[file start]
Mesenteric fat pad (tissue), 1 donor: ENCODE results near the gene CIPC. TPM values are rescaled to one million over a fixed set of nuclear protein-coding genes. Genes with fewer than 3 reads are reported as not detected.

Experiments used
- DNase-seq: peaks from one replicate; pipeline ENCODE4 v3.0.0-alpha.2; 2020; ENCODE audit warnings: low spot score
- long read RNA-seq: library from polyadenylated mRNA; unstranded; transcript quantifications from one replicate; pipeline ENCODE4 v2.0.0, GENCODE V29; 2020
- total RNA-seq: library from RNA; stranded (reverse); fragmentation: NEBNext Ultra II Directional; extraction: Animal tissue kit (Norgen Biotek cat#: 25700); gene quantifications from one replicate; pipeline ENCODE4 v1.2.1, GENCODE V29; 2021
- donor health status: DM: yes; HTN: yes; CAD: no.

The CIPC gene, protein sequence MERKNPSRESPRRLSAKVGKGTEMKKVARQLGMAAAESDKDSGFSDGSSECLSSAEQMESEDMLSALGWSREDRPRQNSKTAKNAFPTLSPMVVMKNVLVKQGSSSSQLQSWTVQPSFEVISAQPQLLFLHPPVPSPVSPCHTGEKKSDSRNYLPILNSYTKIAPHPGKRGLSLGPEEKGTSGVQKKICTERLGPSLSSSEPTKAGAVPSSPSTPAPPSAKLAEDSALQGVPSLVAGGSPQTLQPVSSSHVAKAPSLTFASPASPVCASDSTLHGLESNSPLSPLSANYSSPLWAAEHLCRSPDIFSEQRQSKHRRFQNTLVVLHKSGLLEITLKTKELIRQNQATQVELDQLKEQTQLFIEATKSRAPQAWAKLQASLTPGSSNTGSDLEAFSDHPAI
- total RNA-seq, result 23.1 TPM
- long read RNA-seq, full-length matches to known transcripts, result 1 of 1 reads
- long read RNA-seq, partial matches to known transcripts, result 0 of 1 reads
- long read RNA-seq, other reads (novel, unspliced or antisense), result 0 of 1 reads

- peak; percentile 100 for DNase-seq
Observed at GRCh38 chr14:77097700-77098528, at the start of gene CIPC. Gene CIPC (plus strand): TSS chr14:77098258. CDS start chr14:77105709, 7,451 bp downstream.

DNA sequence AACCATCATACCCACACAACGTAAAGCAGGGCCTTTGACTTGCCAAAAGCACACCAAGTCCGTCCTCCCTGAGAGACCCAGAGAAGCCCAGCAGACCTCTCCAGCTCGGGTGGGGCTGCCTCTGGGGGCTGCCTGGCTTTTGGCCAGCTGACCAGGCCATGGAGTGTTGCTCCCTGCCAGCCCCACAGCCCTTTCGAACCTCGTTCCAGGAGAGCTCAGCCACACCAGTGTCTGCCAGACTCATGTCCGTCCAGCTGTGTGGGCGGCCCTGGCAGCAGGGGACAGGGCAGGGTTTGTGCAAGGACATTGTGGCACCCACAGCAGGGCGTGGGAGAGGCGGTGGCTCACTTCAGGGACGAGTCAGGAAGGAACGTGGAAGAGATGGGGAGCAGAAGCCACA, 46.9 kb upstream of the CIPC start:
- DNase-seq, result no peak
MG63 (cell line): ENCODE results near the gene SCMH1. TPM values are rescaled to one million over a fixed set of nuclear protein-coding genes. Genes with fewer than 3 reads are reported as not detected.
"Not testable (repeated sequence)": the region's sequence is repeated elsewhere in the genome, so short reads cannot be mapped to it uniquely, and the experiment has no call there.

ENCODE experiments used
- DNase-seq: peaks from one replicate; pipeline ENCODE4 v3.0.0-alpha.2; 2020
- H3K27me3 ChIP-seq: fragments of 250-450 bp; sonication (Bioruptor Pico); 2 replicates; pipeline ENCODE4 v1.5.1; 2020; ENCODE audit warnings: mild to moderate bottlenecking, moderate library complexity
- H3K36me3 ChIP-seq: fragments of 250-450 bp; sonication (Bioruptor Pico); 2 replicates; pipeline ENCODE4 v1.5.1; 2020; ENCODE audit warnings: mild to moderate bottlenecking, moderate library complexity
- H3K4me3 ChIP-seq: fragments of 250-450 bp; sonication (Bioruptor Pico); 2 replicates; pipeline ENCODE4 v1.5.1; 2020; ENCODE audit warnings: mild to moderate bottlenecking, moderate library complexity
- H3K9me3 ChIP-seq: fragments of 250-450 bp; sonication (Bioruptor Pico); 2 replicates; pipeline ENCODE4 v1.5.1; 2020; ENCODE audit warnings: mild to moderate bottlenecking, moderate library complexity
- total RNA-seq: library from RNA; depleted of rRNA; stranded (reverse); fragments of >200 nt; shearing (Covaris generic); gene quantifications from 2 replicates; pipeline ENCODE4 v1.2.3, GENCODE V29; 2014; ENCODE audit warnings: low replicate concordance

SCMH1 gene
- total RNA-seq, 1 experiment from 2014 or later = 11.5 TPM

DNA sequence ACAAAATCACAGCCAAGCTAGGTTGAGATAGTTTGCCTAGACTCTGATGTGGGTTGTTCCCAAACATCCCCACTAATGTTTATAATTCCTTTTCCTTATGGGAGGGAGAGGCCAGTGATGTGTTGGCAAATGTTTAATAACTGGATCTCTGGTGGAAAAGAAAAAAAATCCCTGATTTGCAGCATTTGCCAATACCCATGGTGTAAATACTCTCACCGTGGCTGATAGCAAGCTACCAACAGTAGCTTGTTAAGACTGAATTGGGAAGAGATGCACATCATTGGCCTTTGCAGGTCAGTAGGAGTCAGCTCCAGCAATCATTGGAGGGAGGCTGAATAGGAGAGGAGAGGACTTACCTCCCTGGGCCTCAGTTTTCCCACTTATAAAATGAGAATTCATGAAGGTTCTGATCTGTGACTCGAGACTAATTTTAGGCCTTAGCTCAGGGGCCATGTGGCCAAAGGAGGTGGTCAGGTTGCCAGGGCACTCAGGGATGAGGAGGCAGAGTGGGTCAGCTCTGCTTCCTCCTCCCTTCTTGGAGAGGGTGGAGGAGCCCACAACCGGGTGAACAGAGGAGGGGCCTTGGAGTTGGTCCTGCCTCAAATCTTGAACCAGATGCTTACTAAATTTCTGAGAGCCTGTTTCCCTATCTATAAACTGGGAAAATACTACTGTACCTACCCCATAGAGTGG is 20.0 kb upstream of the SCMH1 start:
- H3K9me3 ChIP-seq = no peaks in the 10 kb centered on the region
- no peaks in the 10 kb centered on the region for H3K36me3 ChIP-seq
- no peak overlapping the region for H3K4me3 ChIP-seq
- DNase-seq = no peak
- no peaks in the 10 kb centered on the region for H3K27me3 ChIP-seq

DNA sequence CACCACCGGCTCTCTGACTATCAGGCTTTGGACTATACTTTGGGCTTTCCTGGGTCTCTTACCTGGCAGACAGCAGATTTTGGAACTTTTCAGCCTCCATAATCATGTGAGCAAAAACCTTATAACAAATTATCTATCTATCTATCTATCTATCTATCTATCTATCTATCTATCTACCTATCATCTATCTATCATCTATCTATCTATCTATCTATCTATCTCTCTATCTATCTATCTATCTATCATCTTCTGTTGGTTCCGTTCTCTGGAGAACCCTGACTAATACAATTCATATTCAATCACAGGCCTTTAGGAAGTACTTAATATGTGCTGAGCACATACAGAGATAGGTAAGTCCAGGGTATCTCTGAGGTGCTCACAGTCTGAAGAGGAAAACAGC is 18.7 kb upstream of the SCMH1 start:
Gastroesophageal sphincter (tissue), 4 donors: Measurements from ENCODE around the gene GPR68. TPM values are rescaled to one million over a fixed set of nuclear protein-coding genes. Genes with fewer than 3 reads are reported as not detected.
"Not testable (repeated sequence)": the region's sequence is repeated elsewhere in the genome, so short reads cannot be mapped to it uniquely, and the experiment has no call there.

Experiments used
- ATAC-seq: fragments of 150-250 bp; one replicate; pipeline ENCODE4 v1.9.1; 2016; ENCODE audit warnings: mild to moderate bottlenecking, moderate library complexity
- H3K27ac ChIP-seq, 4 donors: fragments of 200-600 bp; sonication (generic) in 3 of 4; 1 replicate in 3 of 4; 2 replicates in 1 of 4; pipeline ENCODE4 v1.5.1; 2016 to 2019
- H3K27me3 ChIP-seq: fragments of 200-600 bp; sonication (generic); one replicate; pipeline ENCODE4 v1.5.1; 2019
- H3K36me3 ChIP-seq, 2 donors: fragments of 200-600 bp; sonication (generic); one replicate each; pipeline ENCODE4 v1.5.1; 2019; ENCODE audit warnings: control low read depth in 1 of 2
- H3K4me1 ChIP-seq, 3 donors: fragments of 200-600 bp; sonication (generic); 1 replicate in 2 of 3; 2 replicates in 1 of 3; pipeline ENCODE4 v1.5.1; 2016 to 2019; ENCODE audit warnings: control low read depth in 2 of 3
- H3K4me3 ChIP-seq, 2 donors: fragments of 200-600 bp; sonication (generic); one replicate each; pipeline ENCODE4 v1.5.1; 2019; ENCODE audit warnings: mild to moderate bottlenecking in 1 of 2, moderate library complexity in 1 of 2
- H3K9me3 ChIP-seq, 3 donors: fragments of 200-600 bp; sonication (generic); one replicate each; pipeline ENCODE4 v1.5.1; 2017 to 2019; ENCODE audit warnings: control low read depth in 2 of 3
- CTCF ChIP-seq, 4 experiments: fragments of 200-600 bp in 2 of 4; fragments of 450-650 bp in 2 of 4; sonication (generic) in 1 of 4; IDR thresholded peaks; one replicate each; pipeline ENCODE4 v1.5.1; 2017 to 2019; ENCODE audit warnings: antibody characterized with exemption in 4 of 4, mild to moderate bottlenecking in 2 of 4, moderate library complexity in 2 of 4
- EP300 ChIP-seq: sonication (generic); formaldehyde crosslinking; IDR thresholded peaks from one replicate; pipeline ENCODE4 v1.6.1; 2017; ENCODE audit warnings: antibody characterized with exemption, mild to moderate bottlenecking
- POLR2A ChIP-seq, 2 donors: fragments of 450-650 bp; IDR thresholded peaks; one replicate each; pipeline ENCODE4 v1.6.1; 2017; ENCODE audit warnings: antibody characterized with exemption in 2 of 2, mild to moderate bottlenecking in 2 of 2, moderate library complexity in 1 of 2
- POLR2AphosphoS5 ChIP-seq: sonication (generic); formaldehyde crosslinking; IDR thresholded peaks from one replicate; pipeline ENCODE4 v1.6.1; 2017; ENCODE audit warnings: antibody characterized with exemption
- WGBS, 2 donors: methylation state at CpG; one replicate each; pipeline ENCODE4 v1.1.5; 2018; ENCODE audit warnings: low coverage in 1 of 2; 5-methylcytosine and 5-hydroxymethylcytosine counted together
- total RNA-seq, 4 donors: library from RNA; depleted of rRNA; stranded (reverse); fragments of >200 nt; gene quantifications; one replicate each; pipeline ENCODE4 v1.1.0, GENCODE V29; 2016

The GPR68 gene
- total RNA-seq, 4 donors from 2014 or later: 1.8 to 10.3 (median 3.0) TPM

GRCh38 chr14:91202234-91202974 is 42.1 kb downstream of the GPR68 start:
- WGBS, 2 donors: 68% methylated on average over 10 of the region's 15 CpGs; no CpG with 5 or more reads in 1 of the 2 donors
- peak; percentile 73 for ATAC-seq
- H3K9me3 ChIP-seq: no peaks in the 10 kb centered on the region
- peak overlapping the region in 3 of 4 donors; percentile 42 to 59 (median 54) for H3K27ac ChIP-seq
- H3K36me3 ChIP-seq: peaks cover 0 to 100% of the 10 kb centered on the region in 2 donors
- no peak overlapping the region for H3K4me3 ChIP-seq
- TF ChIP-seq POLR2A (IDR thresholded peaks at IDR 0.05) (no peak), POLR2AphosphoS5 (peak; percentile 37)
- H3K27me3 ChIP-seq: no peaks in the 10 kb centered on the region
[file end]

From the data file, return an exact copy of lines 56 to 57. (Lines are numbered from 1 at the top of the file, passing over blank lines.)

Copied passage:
- peak overlapping the region in 3 of 4 donors; percentile 42 to 59 (median 54) for H3K27ac ChIP-seq
- H3K36me3 ChIP-seq: peaks cover 0 to 100% of the 10 kb centered on the region in 2 donors